02. April 2013 · Kommentare deaktiviert für Zypern: Unruhen in Abschiebeknast Menoyia · Kategorien: Nicht zugeordnet · Tags: ,

Discontent brews at new detention centre

By Stefanos Evripidou (published on March 30th 2013)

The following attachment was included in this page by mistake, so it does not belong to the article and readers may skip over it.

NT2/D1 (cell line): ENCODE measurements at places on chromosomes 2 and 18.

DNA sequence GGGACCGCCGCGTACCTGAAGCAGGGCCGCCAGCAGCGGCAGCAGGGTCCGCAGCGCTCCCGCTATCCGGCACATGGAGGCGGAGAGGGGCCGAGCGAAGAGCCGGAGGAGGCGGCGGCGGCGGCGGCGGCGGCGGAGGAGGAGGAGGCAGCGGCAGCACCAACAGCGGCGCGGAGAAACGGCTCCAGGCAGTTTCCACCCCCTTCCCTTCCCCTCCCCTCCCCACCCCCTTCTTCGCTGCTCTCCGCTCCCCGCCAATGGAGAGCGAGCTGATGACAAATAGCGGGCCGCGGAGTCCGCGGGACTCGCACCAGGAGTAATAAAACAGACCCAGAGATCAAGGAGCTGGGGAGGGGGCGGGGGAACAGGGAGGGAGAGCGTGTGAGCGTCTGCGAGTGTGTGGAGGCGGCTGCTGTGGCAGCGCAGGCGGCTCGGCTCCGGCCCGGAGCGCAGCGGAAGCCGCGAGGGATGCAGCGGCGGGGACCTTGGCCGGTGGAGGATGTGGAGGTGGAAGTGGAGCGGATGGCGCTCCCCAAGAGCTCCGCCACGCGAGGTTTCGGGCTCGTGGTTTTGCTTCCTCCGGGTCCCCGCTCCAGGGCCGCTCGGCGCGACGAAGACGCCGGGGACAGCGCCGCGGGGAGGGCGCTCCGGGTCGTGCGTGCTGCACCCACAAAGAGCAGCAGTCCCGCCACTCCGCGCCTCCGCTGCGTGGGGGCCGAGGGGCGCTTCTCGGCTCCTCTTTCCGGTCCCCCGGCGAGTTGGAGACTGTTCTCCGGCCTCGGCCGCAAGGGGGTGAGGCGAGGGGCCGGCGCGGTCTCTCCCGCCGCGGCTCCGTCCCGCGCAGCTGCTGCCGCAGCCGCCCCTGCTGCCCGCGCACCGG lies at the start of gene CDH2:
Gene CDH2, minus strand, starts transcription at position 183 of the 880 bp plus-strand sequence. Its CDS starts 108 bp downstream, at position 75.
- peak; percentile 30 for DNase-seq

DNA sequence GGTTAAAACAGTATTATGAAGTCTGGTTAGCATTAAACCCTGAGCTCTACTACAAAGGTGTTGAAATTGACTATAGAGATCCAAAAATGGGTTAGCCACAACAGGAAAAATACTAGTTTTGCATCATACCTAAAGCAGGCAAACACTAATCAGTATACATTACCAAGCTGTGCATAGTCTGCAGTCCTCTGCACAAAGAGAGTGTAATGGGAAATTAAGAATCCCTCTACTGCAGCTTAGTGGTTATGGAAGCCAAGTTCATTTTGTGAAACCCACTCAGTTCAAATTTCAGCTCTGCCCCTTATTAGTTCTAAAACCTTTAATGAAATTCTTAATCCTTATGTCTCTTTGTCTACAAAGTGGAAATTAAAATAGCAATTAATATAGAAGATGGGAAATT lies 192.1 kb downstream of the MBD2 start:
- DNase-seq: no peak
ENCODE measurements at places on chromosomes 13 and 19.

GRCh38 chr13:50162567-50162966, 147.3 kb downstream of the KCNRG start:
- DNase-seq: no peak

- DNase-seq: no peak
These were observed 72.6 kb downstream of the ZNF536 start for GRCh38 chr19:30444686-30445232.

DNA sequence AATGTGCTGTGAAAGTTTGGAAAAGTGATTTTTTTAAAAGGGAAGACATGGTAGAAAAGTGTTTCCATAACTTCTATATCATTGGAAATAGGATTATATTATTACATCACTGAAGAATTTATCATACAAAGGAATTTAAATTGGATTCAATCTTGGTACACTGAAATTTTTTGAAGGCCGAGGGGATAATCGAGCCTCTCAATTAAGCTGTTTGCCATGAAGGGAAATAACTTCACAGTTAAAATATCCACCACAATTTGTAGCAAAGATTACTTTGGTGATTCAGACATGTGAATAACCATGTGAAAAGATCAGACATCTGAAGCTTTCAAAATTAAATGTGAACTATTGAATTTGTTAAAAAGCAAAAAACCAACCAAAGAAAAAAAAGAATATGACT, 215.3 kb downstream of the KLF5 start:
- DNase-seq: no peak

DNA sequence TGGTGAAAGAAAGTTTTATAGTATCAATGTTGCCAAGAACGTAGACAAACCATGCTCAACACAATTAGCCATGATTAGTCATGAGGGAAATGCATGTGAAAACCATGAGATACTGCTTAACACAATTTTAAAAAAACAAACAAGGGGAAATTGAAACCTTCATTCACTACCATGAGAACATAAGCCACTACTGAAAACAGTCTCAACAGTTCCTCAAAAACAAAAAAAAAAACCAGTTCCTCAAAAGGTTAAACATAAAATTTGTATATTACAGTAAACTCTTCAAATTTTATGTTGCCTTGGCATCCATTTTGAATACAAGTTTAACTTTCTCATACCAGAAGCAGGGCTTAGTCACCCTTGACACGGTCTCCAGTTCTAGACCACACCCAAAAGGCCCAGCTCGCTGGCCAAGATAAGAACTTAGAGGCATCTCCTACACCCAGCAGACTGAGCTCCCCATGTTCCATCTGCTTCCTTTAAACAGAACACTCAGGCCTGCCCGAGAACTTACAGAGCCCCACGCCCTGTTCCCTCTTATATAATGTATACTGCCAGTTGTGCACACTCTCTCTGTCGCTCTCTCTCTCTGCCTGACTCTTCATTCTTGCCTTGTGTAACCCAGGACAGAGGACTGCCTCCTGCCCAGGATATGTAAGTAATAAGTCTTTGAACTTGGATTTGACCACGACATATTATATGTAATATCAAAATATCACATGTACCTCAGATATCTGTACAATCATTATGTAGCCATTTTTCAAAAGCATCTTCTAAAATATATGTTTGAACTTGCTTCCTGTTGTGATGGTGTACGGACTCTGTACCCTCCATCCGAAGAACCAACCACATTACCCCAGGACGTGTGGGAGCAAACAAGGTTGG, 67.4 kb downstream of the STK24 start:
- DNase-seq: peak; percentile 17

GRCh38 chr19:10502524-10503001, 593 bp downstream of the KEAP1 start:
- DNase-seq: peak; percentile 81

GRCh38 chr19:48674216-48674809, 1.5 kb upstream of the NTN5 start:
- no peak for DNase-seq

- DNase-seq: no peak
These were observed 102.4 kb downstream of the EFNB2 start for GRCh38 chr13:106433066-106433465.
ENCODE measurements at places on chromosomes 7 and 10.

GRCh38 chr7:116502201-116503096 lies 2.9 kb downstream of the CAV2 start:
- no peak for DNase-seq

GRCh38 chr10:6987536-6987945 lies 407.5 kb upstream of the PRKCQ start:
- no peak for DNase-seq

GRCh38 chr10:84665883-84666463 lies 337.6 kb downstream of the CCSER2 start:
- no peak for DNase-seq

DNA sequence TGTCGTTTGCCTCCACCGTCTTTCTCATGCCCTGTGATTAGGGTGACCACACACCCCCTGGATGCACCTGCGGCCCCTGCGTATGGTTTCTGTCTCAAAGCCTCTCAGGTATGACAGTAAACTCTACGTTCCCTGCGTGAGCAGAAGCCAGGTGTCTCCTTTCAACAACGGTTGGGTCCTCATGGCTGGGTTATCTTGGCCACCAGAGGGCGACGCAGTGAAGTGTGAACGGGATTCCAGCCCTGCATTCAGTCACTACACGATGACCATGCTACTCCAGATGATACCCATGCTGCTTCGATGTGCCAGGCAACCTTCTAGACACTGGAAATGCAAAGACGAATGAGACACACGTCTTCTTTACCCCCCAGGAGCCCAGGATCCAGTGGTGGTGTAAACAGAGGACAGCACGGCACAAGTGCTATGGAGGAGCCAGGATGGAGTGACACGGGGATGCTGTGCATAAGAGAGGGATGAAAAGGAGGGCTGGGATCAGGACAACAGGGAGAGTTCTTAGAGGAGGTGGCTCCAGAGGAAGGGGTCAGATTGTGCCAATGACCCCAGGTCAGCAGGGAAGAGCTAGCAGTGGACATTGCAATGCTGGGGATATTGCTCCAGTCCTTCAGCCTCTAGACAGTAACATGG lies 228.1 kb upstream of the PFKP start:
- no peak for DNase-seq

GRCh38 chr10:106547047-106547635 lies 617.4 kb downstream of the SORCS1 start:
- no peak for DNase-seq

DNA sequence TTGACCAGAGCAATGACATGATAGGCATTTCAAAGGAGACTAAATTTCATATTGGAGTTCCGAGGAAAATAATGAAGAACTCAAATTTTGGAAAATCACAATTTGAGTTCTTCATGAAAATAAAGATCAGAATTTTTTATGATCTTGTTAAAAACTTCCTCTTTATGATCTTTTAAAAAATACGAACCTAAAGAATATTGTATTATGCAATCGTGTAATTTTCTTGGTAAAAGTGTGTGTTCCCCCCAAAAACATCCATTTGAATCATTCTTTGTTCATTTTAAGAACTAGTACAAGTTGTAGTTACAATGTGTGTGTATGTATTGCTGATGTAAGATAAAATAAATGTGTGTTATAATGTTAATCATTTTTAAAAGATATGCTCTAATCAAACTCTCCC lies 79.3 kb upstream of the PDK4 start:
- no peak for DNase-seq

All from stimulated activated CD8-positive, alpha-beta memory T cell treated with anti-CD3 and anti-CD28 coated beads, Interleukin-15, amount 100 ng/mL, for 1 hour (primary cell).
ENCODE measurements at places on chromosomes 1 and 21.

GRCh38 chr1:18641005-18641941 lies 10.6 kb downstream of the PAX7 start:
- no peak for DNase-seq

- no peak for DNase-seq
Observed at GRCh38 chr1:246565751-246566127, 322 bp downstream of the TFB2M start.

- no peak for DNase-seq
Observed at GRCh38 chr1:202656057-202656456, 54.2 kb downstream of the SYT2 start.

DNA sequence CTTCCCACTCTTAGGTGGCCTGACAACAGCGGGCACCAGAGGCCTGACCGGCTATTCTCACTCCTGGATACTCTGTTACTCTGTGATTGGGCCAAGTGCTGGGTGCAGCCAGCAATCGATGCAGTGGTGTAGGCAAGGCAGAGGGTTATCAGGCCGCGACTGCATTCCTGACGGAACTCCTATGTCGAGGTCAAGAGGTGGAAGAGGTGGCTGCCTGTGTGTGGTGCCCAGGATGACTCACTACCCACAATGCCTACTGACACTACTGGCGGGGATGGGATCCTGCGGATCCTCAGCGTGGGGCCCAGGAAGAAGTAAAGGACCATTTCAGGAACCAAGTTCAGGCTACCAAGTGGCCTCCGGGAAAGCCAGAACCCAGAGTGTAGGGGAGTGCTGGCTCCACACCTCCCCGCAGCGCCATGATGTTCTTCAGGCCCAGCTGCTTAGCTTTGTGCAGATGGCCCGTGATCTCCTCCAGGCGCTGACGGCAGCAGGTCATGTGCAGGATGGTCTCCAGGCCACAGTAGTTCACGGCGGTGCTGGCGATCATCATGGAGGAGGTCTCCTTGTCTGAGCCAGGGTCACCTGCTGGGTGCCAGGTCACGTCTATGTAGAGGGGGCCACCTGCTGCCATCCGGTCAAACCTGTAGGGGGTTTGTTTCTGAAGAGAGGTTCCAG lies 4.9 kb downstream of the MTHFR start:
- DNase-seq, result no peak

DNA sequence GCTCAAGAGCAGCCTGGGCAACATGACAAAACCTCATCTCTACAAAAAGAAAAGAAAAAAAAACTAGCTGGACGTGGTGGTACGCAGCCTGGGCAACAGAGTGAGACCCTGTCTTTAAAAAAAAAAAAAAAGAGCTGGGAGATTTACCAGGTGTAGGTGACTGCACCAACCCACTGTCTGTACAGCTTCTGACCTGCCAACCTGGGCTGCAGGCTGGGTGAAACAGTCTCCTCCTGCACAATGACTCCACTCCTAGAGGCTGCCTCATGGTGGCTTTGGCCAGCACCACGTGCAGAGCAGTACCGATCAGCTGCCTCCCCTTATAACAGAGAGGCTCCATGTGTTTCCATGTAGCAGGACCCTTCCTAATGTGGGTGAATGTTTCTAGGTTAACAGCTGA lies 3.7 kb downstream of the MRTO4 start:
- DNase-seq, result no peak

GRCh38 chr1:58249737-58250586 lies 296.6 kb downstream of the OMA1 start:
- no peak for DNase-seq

Trouble is already brewing in the new detention centre in Menoyia, after inmates complained about a lack of mobile phone access to the outside world, which resulted in a standoff yesterday with inmates claiming they were beaten and pepper sprayed by police. The new centre, currently holding 118 inmates including 16 women, was finally set up this year for the short-term stay of undocumented migrants and failed asylum seekers who are to be deported. During its inauguration, police chief Michalis Papageorgiou said the centre meets all EU requirements on living standards and would set the standard in Europe and internationally. However, a number of inmates contacted the Cyprus Mail yesterday claiming they had been beaten and pepper sprayed by police after refusing to go into their rooms, holding eight per room. The inmates claimed those in charge of the centre have been cutting off access to mobile telephony every day for a couple of hours, making it impossible for inmates to contact family. „There are people here desperate to get in touch with family in Syria and they cannot because they keep cutting the signal every day,“ said one Palestinian inmate. Another from Iran said he had a wife and child born in Cyprus that he was trying to get in touch with. „We have learnt that they have a switch in the main office which they use to cut off the signal every day for no reason. The connection works fine. CyTA came and checked it,“ said the one inmate. According to another inmate, when he complained about the problem last week, a policeman said they don’t need a mobile connection anyway, prompting the inmate to swear at the policeman. In response, police allegedly handcuffed the man, putting his hands behind his back, and punched him in the chest repeatedly. They then took him to a police holding cell in another town for four days before returning him to Menoyia, said the inmate. Yesterday, after the signal was down for four hours, a number of inmates decided to protest. When police ordered that they return to their wing, holding eight per room, the inmates staged a ’sit-down‘, refusing to budge. „We said we want the mobile signal back. We need to speak to people. We have family in Syria, around the world. We are not criminals, we are refugees with visa problems,“ said one inmate. „Then they came at us with batons and spray, hitting us. I have three people sitting in my room with red eyes and hands,“ he said. Police spokesman Andreas Angelides confirmed there was a problem with the telephone service at the centre and that the lines were down from 12pm till 2pm yesterday. „A group of men protested and refused to enter their wing, causing police to intervene,“ he said. Asked if they used batons and spray, he said: „No, but they did have to make a dynamic intervention so the men would agree to return to their wing and the centre could continue with the rest of its programme for the day.“ He said he was not aware of any mobile telephony problems on previous days. Asked about the use of force, Angelides denied violence was used. „If anyone has a complaint against the police they need to make it official so it can be investigated,“ he said. The inmates also complained that they were living in worse conditions than at the notorious Block 10 holding cells on the grounds of the Nicosia central prisons. „They handcuff is when we leave the room to get medicine, when we have a visitor, for anything; we are not even allowed to accept a bar of chocolate or tea or coffee from our visitors. Why are we treated this way? We are not criminals,“ said one. „I was in block 10 for ten months, it was much better than this,“ added another. The aim of Menoyia was to improve living conditions of people caught in legal limbo, usually awaiting deportation after failing to secure asylum in Cyprus. In some cases, particularly for Syrians or those whose country of origin refuses to accept them back, the wait for deportation could last months or years. Security at the centre is provided by special constables, an issue of contention between parliament and government that had delayed the centre’s operation. The justice ministry was eventually given final say, going with the state’s original plan of using police, including hiring about 100 special constables at a cost of EUR2.8 million.

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